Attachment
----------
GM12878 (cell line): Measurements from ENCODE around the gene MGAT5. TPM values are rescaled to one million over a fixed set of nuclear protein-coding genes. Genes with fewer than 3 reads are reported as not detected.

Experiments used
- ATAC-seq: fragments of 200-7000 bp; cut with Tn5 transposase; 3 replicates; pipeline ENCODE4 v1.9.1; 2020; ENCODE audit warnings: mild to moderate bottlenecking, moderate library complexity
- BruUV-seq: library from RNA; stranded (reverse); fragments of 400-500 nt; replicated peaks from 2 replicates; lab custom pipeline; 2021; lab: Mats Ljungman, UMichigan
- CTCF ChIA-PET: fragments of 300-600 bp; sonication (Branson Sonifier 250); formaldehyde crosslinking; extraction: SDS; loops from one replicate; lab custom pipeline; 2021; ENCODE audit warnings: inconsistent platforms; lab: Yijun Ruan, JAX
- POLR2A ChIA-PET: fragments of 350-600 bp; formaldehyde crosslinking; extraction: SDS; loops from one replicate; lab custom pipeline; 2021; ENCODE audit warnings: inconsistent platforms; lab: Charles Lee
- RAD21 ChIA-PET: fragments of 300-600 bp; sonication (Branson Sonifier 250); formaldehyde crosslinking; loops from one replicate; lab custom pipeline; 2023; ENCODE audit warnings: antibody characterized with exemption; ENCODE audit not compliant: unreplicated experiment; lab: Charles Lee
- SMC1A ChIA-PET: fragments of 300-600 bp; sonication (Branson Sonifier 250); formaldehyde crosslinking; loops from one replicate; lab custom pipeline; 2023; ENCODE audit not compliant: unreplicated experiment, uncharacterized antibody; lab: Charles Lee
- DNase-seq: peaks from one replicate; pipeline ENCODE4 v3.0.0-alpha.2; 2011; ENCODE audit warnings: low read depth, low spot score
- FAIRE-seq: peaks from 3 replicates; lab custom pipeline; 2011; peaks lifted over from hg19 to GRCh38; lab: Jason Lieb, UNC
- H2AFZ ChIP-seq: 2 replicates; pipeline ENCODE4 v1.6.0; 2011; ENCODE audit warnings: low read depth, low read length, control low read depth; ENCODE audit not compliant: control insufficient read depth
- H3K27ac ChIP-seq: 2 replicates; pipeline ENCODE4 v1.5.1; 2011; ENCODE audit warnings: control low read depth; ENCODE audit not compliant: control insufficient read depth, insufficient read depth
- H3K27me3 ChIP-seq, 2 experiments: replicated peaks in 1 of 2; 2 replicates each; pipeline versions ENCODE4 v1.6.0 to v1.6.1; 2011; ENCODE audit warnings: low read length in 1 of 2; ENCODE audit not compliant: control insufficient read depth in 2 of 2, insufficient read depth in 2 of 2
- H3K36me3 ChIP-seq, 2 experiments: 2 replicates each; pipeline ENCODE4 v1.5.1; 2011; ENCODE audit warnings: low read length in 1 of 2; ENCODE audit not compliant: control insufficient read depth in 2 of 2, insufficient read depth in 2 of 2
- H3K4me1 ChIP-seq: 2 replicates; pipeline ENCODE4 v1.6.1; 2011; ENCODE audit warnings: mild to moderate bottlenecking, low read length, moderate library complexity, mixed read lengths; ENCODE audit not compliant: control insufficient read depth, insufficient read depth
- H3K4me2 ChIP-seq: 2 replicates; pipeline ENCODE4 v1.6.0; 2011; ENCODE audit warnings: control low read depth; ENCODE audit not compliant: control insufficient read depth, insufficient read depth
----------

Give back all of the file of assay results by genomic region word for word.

GM12878 (cell line): Measurements from ENCODE around the gene MGAT5. TPM values are rescaled to one million over a fixed set of nuclear protein-coding genes. Genes with fewer than 3 reads are reported as not detected.

Experiments used
- ATAC-seq: fragments of 200-7000 bp; cut with Tn5 transposase; 3 replicates; pipeline ENCODE4 v1.9.1; 2020; ENCODE audit warnings: mild to moderate bottlenecking, moderate library complexity
- BruUV-seq: library from RNA; stranded (reverse); fragments of 400-500 nt; replicated peaks from 2 replicates; lab custom pipeline; 2021; lab: Mats Ljungman, UMichigan
- CTCF ChIA-PET: fragments of 300-600 bp; sonication (Branson Sonifier 250); formaldehyde crosslinking; extraction: SDS; loops from one replicate; lab custom pipeline; 2021; ENCODE audit warnings: inconsistent platforms; lab: Yijun Ruan, JAX
- POLR2A ChIA-PET: fragments of 350-600 bp; formaldehyde crosslinking; extraction: SDS; loops from one replicate; lab custom pipeline; 2021; ENCODE audit warnings: inconsistent platforms; lab: Charles Lee
- RAD21 ChIA-PET: fragments of 300-600 bp; sonication (Branson Sonifier 250); formaldehyde crosslinking; loops from one replicate; lab custom pipeline; 2023; ENCODE audit warnings: antibody characterized with exemption; ENCODE audit not compliant: unreplicated experiment; lab: Charles Lee
- SMC1A ChIA-PET: fragments of 300-600 bp; sonication (Branson Sonifier 250); formaldehyde crosslinking; loops from one replicate; lab custom pipeline; 2023; ENCODE audit not compliant: unreplicated experiment, uncharacterized antibody; lab: Charles Lee
- DNase-seq: peaks from one replicate; pipeline ENCODE4 v3.0.0-alpha.2; 2011; ENCODE audit warnings: low read depth, low spot score
- FAIRE-seq: peaks from 3 replicates; lab custom pipeline; 2011; peaks lifted over from hg19 to GRCh38; lab: Jason Lieb, UNC
- H2AFZ ChIP-seq: 2 replicates; pipeline ENCODE4 v1.6.0; 2011; ENCODE audit warnings: low read depth, low read length, control low read depth; ENCODE audit not compliant: control insufficient read depth
- H3K27ac ChIP-seq: 2 replicates; pipeline ENCODE4 v1.5.1; 2011; ENCODE audit warnings: control low read depth; ENCODE audit not compliant: control insufficient read depth, insufficient read depth
- H3K27me3 ChIP-seq, 2 experiments: replicated peaks in 1 of 2; 2 replicates each; pipeline versions ENCODE4 v1.6.0 to v1.6.1; 2011; ENCODE audit warnings: low read length in 1 of 2; ENCODE audit not compliant: control insufficient read depth in 2 of 2, insufficient read depth in 2 of 2
- H3K36me3 ChIP-seq, 2 experiments: 2 replicates each; pipeline ENCODE4 v1.5.1; 2011; ENCODE audit warnings: low read length in 1 of 2; ENCODE audit not compliant: control insufficient read depth in 2 of 2, insufficient read depth in 2 of 2
- H3K4me1 ChIP-seq: 2 replicates; pipeline ENCODE4 v1.6.1; 2011; ENCODE audit warnings: mild to moderate bottlenecking, low read length, moderate library complexity, mixed read lengths; ENCODE audit not compliant: control insufficient read depth, insufficient read depth
- H3K4me2 ChIP-seq: 2 replicates; pipeline ENCODE4 v1.6.0; 2011; ENCODE audit warnings: control low read depth; ENCODE audit not compliant: control insufficient read depth, insufficient read depth